Cinema Siren knows cartoons, since her alter ego runs a gallery specializing in animation art. Last year for the first time, we listed the top 10 Halloween cartoons ever.
Since it still reigns as our most popular column and was posted before so many of you lovely readers started following reviews, here again is the list that might allow for a little Halloween fun, in between running for shelter from hurricanes, preparing for trick or treating with power outages, considering who to vote for next week, and just generally trying to keep it together this fall.
It's high time for a little safe, cartoon-style scare. Maybe by next year, Frankenweenie will make the list, but these entries are so strong it's tough to add anyone new! See what you think, and let the email arguments of omission begin!
No. 10 — The Legend of Sleepy Hollow (1949):
Packaged as part of the post-war Disney featurette The Adventures of Ichabod and Mr. Toad, Legend has a terrifying and great scene of Ichabod being chased by the headless horseman, not to mention narration by Bing Crosby and a great song. It is loyal to the original story by Washington Irving, which means it leaves some doubt as to the survival of Ichabod at the end. Enjoy the music and one of the best villains in Disney history, who "achieves his aim" with the least amount of airtime.
No. 9 — Lonesome Ghosts (1937):
Four green phantoms invite Mickey, Donald, and Goofy who are "Ghost Exterminators" over to their haunted house to drive them crazy—a gorgeous piece of vintage animation, with classic characters we all love. Note the detail in the backgrounds. Goofy's quote "I ain't afraid a' no ghosts!" was used in some movie later…
No. 8 — Broom-stick Bunny (1956):
The first cartoon to use June Foray's voice for Witch Hazel, it is widely considered the best of the WB cartoons featuring the character. The backgrounds are highly stylized in the tradition of the best of the Chuck Jones directed cartoons, and critics gave high praise to the witty dialogue written by Tedd Pierce.
No. 7 — Hyde and Go Tweet (1960):
This Friz Freleng directed cartoon is arguably the best featuring characters Sylvester and Tweety. It brings knuckle-dragging into your dreams at night! Tweety accidentally drinks a formula that makes him a huge yellow monster with bulging eyes and he terrorizes Sylvester—as he still terrorizes Tweety lovers whenever they watched the cartoon. Notice how "monster Tweety" breathes. Hilarious!
No. 6 — The Skeleton Dance (1929):
Black and white Silly Symphonies cartoon with skeletons rattling their bones joyously. It's like the perfect Halloween Busby Berkeley cartoon. Creepy! A very early Disney cartoon before many experiments lead to advancements in animation, and yet still plays as one of the most beautiful cartoons ever made.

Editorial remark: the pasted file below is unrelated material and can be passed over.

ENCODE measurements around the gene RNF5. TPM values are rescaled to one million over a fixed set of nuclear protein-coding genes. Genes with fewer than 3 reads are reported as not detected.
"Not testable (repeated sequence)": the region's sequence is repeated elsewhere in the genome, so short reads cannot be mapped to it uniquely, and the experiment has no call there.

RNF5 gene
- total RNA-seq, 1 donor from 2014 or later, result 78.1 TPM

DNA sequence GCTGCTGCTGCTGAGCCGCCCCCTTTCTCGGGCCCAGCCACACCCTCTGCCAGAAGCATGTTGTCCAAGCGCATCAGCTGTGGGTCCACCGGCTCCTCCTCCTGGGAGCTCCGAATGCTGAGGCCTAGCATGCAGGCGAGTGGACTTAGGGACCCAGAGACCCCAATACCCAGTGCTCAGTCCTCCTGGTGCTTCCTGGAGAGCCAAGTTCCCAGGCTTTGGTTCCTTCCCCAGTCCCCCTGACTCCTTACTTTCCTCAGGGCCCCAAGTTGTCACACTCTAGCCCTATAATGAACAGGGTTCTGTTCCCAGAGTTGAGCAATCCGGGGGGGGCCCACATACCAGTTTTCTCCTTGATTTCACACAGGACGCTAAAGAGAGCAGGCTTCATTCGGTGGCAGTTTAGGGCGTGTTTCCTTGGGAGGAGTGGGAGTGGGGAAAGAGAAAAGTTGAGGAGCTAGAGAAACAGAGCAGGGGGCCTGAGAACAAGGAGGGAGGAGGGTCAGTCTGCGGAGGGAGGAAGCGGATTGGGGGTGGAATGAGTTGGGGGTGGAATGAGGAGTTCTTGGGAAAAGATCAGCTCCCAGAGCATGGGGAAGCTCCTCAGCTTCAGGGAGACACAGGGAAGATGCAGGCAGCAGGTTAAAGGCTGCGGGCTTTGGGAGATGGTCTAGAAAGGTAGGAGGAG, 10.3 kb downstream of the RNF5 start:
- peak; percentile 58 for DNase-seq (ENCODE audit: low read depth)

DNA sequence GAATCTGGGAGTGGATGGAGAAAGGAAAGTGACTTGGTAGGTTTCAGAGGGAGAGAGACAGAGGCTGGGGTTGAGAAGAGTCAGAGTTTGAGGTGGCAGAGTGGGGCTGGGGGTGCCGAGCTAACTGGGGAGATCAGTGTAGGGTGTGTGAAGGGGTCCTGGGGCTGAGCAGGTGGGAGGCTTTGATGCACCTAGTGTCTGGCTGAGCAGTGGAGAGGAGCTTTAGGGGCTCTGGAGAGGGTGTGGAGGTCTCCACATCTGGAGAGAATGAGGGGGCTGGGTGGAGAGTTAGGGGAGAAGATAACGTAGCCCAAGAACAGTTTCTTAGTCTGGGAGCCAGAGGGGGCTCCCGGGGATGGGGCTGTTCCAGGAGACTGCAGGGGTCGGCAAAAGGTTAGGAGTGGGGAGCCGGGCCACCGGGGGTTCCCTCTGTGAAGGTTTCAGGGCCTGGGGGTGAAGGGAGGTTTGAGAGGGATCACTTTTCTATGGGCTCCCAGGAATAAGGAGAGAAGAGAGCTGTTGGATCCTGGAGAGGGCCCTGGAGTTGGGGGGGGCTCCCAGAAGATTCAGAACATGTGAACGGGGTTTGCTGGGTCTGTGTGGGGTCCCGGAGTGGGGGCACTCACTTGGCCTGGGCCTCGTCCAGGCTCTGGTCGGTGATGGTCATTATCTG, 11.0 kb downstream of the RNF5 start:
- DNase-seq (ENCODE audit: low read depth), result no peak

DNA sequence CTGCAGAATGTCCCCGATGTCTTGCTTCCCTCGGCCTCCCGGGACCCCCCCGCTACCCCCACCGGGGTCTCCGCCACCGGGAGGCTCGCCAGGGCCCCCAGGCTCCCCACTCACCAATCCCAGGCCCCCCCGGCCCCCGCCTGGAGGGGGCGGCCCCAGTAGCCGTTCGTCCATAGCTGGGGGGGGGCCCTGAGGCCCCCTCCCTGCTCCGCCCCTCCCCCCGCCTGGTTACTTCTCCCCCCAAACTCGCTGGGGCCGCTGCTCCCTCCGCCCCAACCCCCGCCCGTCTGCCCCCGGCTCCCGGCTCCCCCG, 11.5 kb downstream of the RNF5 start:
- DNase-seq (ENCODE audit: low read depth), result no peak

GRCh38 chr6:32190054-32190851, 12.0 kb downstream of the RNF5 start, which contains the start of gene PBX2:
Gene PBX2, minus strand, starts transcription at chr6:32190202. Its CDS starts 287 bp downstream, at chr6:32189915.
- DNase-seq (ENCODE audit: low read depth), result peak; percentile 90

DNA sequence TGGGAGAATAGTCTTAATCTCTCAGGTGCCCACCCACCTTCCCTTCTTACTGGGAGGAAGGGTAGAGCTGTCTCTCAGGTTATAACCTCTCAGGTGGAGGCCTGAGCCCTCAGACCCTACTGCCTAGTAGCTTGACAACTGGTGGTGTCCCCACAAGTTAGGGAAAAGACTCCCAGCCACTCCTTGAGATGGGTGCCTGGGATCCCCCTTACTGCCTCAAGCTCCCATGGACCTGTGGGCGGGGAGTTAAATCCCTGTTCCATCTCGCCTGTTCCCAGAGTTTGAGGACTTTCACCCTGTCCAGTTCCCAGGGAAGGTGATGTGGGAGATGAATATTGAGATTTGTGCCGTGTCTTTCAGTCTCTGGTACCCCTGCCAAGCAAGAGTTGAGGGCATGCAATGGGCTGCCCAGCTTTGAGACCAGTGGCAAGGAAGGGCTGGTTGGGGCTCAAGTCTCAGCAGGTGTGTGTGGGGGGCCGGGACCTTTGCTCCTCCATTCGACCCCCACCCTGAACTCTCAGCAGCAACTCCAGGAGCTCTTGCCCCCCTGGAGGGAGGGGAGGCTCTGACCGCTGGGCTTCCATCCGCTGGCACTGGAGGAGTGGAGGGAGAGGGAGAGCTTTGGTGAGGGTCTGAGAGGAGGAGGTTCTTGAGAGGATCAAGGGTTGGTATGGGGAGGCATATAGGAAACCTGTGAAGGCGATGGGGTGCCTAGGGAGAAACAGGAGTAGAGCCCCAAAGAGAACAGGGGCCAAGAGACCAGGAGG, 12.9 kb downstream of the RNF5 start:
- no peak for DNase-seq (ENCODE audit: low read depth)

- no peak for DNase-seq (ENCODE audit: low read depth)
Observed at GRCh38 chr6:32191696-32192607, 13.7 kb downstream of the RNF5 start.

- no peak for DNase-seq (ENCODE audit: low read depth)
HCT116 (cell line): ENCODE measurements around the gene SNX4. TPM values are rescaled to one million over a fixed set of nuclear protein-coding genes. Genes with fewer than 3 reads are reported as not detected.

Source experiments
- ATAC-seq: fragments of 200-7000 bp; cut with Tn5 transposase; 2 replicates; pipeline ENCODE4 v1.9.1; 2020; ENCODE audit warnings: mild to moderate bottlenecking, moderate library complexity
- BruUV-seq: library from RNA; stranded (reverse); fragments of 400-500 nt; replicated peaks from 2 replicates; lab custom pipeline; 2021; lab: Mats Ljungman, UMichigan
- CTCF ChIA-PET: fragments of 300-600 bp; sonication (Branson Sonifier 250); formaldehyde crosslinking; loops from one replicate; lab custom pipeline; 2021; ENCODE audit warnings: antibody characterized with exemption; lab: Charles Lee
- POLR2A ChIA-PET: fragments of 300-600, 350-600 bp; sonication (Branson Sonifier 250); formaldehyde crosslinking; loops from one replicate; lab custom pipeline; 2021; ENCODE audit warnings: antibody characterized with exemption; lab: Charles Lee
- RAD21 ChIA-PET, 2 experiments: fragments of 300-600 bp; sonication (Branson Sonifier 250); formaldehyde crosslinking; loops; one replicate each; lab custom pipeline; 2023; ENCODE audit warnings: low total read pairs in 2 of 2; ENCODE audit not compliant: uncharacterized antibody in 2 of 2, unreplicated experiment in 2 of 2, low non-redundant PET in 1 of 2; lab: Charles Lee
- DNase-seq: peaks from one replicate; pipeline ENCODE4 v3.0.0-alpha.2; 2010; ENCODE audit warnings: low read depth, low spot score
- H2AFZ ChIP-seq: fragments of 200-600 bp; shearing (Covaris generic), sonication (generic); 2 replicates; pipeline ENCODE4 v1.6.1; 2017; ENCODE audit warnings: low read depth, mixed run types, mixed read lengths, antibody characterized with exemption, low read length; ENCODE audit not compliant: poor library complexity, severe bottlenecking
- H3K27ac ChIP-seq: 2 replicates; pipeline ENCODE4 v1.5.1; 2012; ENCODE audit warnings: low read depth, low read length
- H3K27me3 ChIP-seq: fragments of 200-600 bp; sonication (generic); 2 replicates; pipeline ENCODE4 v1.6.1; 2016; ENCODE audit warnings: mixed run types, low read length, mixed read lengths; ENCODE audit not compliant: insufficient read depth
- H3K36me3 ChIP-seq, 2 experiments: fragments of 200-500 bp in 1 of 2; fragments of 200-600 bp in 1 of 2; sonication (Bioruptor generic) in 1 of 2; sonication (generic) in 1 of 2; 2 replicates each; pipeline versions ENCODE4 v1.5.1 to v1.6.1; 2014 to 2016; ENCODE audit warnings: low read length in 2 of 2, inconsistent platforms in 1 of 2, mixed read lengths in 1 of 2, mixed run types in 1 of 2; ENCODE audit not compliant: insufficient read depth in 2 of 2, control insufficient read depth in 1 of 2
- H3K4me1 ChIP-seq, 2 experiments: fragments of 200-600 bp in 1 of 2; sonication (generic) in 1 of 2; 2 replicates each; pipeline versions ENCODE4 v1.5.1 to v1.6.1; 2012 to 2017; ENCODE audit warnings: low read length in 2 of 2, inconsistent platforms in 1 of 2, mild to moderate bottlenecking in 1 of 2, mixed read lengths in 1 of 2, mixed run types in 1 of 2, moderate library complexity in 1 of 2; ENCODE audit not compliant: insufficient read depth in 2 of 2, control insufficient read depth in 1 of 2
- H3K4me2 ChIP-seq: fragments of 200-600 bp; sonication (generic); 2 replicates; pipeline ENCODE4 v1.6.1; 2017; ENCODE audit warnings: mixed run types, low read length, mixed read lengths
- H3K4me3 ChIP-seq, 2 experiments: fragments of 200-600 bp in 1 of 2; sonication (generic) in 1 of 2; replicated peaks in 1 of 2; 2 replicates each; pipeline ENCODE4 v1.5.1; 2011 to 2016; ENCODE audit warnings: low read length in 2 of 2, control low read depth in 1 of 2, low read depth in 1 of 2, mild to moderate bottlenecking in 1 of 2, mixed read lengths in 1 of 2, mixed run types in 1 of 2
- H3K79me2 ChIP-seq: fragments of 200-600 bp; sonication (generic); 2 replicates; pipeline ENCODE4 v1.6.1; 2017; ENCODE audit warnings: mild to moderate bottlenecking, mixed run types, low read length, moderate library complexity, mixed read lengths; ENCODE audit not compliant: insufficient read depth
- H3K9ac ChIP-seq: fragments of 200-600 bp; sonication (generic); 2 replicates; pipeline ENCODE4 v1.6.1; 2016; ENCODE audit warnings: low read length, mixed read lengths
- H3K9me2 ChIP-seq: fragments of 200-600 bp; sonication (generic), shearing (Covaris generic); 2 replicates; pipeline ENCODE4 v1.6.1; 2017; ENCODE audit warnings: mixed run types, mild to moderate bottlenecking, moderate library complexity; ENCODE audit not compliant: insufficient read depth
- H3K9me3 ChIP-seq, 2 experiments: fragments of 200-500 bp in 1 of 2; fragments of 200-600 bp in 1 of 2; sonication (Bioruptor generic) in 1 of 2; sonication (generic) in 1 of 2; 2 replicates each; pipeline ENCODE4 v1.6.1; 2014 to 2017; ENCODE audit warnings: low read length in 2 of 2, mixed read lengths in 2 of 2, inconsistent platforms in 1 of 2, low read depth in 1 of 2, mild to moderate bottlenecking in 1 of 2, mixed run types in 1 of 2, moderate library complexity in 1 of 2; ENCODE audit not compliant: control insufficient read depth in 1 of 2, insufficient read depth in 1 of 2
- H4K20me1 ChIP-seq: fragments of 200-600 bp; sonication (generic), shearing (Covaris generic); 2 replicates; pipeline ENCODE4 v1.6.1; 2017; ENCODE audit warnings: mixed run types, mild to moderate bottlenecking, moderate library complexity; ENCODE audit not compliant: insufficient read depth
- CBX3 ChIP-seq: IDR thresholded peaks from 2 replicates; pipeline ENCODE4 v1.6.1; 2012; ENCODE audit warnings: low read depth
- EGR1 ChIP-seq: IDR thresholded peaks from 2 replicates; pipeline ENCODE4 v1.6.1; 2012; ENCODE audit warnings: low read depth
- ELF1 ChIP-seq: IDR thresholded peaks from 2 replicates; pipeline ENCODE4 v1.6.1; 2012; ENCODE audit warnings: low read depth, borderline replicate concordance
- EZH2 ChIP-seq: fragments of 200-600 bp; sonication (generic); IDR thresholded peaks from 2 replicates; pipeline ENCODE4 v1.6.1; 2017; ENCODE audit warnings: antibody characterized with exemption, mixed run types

No. 5 — Water Water Every Hare (1952):
Bugs as a beautician-fixing, tennis-shoe wearing monster Gossamer hair—who doesn't remember that classic cartoon moment? "Monsters are such interesting people!" And the big-headed evil scientist as he floats in an ether induced haze, while edited from more recent versions of the cartoon, is a classic example of "anything goes" in classic Looney Tunes!
No. 4 — Trick or Treat (1952):
Another result of legendary Donald Duck cartoon director Jack Hanna, but this one is many a Disney aficionado's favorite. It introduced Witch Hazel, who was voiced by famed voice artist June Foray (who we mentioned in No. 8, Broom-stick Bunny). With Huey Dewey and Louie's costumes and the stylized backgrounds, it showed just how vibrantly colorful a Disney short can be.
No. 3 — Night on Bald Mountain (1940):
Horror fans will point to Fantasia as their favorite movie not because of the Sorcerer's Apprentice, but because of the dark and emotionally intense segment with the demon Chernabog, and at one point, bare breasted redheaded harpies! …and in a Disney cartoon! Leave it to Disney animation genius Bill Tytla!
No. 2 — It's the Great Pumpkin, Charlie Brown (1966):
Some will argue for this Peanuts classic, and the third special, to be No. 1. Linus as the eternally hopeful optimist does inspire fierce loyalty in fans, and rightly so. It also makes subtle reference to open-mindedness and tolerance towards less traditional beliefs. Linus waits with the sign "Welcome Great Pumpkin" for him to appear in the pumpkin patch on Halloween. We have all the usual delightful suspects to enjoy, and Linus's philosophizing to deepen our and our children's thinking. (Airs Wednesday on ABC.)
No. 1 — The Nightmare Before Christmas (1993):
Back when it was released, this was a sad little bomb, but it was MY sad little bomb and I have the original underwear, tie and watch to prove it. It has traveled in time and become a colossal cult classic, helping to keep teen goth store Hot Topic in business. The songs, the love story, the diverse cast of lovable secondary characters, the amazing world created in the mind of Tim Burton, and directed by Henry Selick, all come together into a Halloween masterpiece.
About this column: Leslie Combemale, "Cinema Siren", is a movie lover and aficionado in Northern Virginia. Alongside Michael Barry, she owns ArtInsights, an animation and film art gallery in Reston Town Center. She has a background in film and art history. She often is invited to present at conventions such as the San Diego Comic Con, where she has been a panelist for The Art of the Hollywood Movie Poster and the Harry Potter Fandom discussion. See their "Simpsons: Treehouse of Horror" exhibit online at www.artinsights.com, and more of her reviews and interviews on www.artinsightsmagazine.com.